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Physicochemical Characterization and Antibacterial Activity of Titanium/Shellac-Coated Hydroxyapatite Composites

Mechanical Engineering Department, Faculty of Engineering, Universitas Sebelas Maret, Jalan Ir. Sutami 36A, Kentingan, Surakarta 57126, Indonesia
Authors to whom correspondence should be addressed.
Coatings 2022, 12(5), 680;
Submission received: 21 April 2022 / Revised: 8 May 2022 / Accepted: 12 May 2022 / Published: 16 May 2022
(This article belongs to the Special Issue Biomaterials and Antimicrobial Coatings)


Titanium and hydroxyapatite are widely used as materials for implants. Titanium has good mechanical properties, good corrosion resistance, and a high modulus of elasticity. Hydroxyapatite has good biocompatibility, bioactivity, and significant osteoinductivity. In this study, powder metallurgy was used as a method to combine titanium and hydroxyapatite for use in implants. Shellac was used as a binder between ceramic and metal due to its lower melting point. The surface morphology and chemical properties were evaluated by scanning electron microscopy–energy dispersive X-ray (SEM-EDX), whereby the SEM revealed the appearance of micropores in the Ti-HA composites during the sintering process, and the EDX showed that the final product had high amounts of Ti and Ca and low P. X-ray diffraction (XRD) and Fourier transform infrared (FTIR) analyses were used to achieve the chemical characterization of composites, whereby a weak diffraction peak was observed in the XRD spectrum of Ti-HA composites, and the FTIR analysis confirmed that the composites had carbonate (CO3)2−, phosphate (PO4)3−, and hydroxyl (OH) groups. Oxygen was sufficient due to the sintering process being conducted in an air environment. The antibacterial activities were characterized using the disc diffusion method with Escherichia coli and Staphylococcus aureus bacteria, whereby the prepared Ti-HA composites had a greater antibacterial effect on E. coli than on S. aureus. Finally, pH changes were observed during the 24 h incubation. The result showed that the Ti-HA composite did not contain chemical compounds that could cause harmful effects for humans and had good antibacterial activity against E. coli.

1. Introduction

Dental injuries are found in a significant proportion of the world’s population; these injuries represent 5% of all injuries, and up to 17% occur in children [1]. The causes of dental injuries include falling down, sports activities, and traffic accidents. Dental injuries are most commonly found in the front teeth of the upper jaw [2]. The loss of anterior or front teeth affects aesthetics, while the loss of posterior back teeth causes problems when consuming food. If ignored, these problems will lead to other complications, such as headaches, joint problems when chewing, extrusion, and the reduction of tooth size [3]. Population growth has caused an increasing demand for implant materials for bone dysfunction. Implants are needed in order to repair or change bone tissue [4]. For orthopedic and dental implant applications, materials should be biocompatible, have a similar stiffness to human bones, and be resistant to corrosion and fatigue [5]. Long-lived implant materials are necessary for orthopedic and dental implants to reduce the need for repeated surgeries [6].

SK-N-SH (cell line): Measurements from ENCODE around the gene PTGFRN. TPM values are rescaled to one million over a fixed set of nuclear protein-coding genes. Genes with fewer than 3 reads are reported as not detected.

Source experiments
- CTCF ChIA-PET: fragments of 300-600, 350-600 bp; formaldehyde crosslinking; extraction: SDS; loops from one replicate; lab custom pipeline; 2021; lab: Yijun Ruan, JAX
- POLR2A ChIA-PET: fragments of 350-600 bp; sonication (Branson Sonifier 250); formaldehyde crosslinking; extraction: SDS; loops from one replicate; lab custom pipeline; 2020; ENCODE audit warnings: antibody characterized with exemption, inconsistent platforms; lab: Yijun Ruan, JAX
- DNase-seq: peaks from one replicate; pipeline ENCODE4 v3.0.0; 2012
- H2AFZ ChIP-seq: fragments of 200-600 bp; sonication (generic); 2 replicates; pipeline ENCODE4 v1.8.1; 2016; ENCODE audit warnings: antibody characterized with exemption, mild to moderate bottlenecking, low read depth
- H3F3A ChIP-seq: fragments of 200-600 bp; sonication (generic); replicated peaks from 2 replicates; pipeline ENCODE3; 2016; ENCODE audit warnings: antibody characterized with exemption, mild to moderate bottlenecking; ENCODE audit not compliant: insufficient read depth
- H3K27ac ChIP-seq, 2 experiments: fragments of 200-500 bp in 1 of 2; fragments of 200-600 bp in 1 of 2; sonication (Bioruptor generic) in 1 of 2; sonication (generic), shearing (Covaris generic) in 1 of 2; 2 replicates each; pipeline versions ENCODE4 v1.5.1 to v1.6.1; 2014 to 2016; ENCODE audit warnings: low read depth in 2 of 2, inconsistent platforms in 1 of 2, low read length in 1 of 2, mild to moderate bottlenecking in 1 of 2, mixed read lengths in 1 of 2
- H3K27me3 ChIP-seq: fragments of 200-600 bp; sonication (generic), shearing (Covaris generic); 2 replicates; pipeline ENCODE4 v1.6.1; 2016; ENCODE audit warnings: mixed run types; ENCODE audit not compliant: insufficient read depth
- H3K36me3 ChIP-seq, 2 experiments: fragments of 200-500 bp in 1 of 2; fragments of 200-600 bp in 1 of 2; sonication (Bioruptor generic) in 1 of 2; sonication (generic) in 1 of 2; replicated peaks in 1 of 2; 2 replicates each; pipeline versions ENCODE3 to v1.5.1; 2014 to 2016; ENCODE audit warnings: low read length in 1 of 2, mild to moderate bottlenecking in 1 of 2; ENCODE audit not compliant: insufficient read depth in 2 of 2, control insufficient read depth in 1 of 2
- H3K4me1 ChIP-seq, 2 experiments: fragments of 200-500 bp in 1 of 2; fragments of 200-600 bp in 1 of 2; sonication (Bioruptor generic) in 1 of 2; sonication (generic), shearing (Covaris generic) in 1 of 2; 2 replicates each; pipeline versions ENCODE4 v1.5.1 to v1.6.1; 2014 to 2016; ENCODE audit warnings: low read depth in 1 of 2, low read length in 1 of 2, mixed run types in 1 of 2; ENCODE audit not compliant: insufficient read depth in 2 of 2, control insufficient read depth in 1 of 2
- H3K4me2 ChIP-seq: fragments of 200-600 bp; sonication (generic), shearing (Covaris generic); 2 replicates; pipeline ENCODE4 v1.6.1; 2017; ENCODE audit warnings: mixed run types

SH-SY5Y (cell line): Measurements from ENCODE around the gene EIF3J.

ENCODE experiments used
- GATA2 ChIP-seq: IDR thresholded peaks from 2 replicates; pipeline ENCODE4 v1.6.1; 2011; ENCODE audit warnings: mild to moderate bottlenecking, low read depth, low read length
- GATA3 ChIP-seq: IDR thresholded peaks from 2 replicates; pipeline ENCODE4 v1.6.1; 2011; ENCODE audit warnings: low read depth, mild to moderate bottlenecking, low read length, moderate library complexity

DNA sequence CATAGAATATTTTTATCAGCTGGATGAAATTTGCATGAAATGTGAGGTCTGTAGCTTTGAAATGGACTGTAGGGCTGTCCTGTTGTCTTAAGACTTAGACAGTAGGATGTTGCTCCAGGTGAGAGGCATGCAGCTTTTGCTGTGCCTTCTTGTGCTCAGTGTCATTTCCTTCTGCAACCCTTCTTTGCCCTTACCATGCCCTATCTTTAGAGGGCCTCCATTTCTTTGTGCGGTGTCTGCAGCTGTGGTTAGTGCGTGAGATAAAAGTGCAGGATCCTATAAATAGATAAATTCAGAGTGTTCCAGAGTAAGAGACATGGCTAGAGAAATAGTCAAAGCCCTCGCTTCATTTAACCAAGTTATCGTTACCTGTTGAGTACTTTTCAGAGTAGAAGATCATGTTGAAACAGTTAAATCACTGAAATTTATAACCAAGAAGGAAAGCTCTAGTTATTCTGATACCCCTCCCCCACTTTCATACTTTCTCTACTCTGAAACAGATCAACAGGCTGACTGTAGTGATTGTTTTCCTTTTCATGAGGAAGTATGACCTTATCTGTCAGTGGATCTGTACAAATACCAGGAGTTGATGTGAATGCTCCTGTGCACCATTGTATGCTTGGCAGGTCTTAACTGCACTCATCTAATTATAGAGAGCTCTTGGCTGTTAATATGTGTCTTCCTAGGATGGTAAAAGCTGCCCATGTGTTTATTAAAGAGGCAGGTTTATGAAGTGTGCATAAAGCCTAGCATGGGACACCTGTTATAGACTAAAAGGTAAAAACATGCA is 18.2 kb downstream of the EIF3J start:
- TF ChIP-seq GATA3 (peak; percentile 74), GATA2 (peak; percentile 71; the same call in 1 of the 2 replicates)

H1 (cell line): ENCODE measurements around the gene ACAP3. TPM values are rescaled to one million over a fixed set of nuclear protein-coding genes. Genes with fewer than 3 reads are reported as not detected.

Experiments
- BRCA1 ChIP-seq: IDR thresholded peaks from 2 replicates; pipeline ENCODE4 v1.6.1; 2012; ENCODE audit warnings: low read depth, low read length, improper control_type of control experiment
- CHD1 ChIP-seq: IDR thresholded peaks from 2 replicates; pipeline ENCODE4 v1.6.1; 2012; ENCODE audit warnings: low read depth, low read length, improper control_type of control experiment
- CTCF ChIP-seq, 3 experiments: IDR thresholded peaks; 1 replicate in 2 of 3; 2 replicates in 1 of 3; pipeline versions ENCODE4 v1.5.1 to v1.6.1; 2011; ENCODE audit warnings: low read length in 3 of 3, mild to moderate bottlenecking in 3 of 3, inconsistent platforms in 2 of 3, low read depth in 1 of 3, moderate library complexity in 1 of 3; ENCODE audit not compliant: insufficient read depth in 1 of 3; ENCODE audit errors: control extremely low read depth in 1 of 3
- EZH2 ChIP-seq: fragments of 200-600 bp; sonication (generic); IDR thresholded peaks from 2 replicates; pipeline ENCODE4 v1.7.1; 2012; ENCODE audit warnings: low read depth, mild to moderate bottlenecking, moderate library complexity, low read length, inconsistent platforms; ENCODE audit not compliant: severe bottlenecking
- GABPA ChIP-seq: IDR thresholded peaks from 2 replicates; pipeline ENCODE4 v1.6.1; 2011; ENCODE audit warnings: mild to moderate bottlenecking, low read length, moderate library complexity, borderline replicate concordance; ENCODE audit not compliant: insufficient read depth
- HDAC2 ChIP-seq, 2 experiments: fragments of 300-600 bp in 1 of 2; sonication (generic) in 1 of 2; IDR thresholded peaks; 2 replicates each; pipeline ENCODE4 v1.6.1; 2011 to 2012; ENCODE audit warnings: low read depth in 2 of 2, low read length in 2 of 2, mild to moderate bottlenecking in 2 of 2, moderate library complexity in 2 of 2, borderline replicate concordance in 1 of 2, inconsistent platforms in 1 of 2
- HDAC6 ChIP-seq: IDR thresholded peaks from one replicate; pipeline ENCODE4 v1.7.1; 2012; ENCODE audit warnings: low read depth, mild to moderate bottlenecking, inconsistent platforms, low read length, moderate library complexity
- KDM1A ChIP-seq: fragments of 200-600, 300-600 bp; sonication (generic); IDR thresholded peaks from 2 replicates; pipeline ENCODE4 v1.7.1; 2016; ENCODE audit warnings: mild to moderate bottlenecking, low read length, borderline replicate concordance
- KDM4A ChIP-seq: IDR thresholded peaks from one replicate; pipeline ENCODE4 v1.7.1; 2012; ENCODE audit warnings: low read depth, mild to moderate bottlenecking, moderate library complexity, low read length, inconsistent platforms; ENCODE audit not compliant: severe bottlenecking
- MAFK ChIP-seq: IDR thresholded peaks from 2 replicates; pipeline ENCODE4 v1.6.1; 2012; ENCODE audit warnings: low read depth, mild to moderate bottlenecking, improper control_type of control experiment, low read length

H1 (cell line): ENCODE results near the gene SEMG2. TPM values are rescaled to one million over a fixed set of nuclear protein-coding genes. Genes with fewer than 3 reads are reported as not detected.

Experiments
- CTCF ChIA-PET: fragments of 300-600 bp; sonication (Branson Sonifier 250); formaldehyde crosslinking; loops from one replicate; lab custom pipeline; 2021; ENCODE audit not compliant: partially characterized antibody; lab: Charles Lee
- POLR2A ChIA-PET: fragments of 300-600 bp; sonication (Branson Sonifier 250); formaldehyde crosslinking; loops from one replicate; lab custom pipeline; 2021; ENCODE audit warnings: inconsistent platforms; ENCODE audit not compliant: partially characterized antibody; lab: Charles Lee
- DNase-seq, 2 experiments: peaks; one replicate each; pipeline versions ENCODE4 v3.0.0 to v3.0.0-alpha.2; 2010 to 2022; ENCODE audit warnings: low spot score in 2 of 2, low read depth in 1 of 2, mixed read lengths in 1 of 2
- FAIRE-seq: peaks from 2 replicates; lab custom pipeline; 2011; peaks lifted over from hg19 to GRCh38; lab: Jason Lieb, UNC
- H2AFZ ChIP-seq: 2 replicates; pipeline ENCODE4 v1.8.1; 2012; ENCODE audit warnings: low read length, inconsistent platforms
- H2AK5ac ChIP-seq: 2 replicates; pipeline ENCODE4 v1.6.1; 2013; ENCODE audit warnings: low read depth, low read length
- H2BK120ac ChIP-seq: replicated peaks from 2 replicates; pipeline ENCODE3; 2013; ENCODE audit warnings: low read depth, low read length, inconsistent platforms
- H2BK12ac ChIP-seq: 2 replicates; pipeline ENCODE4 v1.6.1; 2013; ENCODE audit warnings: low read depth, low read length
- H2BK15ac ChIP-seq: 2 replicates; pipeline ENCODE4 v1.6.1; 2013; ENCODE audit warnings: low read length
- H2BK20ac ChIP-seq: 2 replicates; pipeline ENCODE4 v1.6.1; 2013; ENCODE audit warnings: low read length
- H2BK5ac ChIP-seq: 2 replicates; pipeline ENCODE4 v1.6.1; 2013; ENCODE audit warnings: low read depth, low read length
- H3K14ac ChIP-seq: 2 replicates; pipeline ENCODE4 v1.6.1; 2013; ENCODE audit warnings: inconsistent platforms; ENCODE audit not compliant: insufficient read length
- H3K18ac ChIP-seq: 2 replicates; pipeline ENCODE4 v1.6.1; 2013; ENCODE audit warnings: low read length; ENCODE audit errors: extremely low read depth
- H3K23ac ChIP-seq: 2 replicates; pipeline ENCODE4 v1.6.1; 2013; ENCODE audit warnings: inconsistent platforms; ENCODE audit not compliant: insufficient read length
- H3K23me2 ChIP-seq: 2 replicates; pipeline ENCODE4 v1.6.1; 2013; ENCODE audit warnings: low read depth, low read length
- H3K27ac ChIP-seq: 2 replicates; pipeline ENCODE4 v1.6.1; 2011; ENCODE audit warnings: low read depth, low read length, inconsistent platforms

In recent decades, titanium has been widely used as an implant material because it has good mechanical properties, corrosion resistance, and a high modulus of elasticity but poor biocompatibility [4]. As a material for implants in its solid form, titanium suffers from unsuitable biomechanics, host tissue stability issues, and stress shielding between titanium and human bones [7]. Thus, the modification of metal materials using bioactive materials is required to reduce the modulus of elasticity and improve biocompatibility.
Hydroxyapatite is a bioceramic calcium apatite with the chemical structure Ca10(PO4)6(OH)2 and a 1.67 ratio of Ca/P [8]. Hydroxyapatite has been widely used as a bone substitute for treating bone defect injuries and in bone tissue engineering in addition to being used as a coating for metal implant materials because of its good biocompatibility, bioactivity, and bioconductivity [9]. Hydroxyapatite has an empty area in its structure and can be modified by cationic or anionic substitutions so that it has good adsorption properties and also the ability to bind compounds on the surface [10].
Titanium compounds containing hydroxyapatite can be used as implant materials—for example, in dental implants. Dental implants are the optimal treatment in cases of lost teeth [3]. Commercial dental implant materials are made of a single component and are sometimes coated with a material that shows good compatibility. However, such implant materials cause stress shielding problems around the bone after a certain time [11]. Dislodgement of the ceramic coating on metallic materials due to poor adhesion can lead to the failure of the material implant [12]. To avoid failure in the coating process, a number of studies have been carried out by combining specific properties of some components by forming composite material. The characteristics of composites can be modified to expand their potential use by selecting the synthesis route [10].